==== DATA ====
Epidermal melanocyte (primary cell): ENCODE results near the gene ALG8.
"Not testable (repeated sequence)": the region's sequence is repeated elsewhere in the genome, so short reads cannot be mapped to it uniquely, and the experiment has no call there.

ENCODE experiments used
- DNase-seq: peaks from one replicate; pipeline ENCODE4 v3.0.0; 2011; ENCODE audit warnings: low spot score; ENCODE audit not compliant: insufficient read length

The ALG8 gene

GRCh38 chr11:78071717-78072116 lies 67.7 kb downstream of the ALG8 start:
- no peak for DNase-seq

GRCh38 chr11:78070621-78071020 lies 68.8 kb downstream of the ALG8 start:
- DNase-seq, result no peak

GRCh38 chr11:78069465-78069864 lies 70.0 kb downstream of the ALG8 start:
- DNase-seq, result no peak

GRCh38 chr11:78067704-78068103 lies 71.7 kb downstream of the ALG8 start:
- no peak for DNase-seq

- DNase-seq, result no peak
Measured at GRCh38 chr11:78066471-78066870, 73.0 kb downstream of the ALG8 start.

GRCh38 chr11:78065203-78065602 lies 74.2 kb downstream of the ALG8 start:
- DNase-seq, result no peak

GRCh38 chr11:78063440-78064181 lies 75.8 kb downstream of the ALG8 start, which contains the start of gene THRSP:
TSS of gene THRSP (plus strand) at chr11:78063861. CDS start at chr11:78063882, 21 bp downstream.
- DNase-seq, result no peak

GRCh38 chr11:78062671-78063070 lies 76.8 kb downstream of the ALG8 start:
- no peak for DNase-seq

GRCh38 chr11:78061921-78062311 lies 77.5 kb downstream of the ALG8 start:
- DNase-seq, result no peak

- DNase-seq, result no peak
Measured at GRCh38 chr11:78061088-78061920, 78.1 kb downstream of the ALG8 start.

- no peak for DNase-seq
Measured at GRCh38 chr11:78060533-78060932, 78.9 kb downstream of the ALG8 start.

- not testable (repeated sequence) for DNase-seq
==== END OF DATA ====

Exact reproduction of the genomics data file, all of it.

Epidermal melanocyte (primary cell): ENCODE results near the gene ALG8.
"Not testable (repeated sequence)": the region's sequence is repeated elsewhere in the genome, so short reads cannot be mapped to it uniquely, and the experiment has no call there.

ENCODE experiments used
- DNase-seq: peaks from one replicate; pipeline ENCODE4 v3.0.0; 2011; ENCODE audit warnings: low spot score; ENCODE audit not compliant: insufficient read length

The ALG8 gene

GRCh38 chr11:78071717-78072116 lies 67.7 kb downstream of the ALG8 start:
- no peak for DNase-seq

GRCh38 chr11:78070621-78071020 lies 68.8 kb downstream of the ALG8 start:
- DNase-seq, result no peak

GRCh38 chr11:78069465-78069864 lies 70.0 kb downstream of the ALG8 start:
- DNase-seq, result no peak

GRCh38 chr11:78067704-78068103 lies 71.7 kb downstream of the ALG8 start:
- no peak for DNase-seq

- DNase-seq, result no peak
Measured at GRCh38 chr11:78066471-78066870, 73.0 kb downstream of the ALG8 start.

GRCh38 chr11:78065203-78065602 lies 74.2 kb downstream of the ALG8 start:
- DNase-seq, result no peak

GRCh38 chr11:78063440-78064181 lies 75.8 kb downstream of the ALG8 start, which contains the start of gene THRSP:
TSS of gene THRSP (plus strand) at chr11:78063861. CDS start at chr11:78063882, 21 bp downstream.
- DNase-seq, result no peak

GRCh38 chr11:78062671-78063070 lies 76.8 kb downstream of the ALG8 start:
- no peak for DNase-seq

GRCh38 chr11:78061921-78062311 lies 77.5 kb downstream of the ALG8 start:
- DNase-seq, result no peak

- DNase-seq, result no peak
Measured at GRCh38 chr11:78061088-78061920, 78.1 kb downstream of the ALG8 start.

- no peak for DNase-seq
Measured at GRCh38 chr11:78060533-78060932, 78.9 kb downstream of the ALG8 start.

- not testable (repeated sequence) for DNase-seq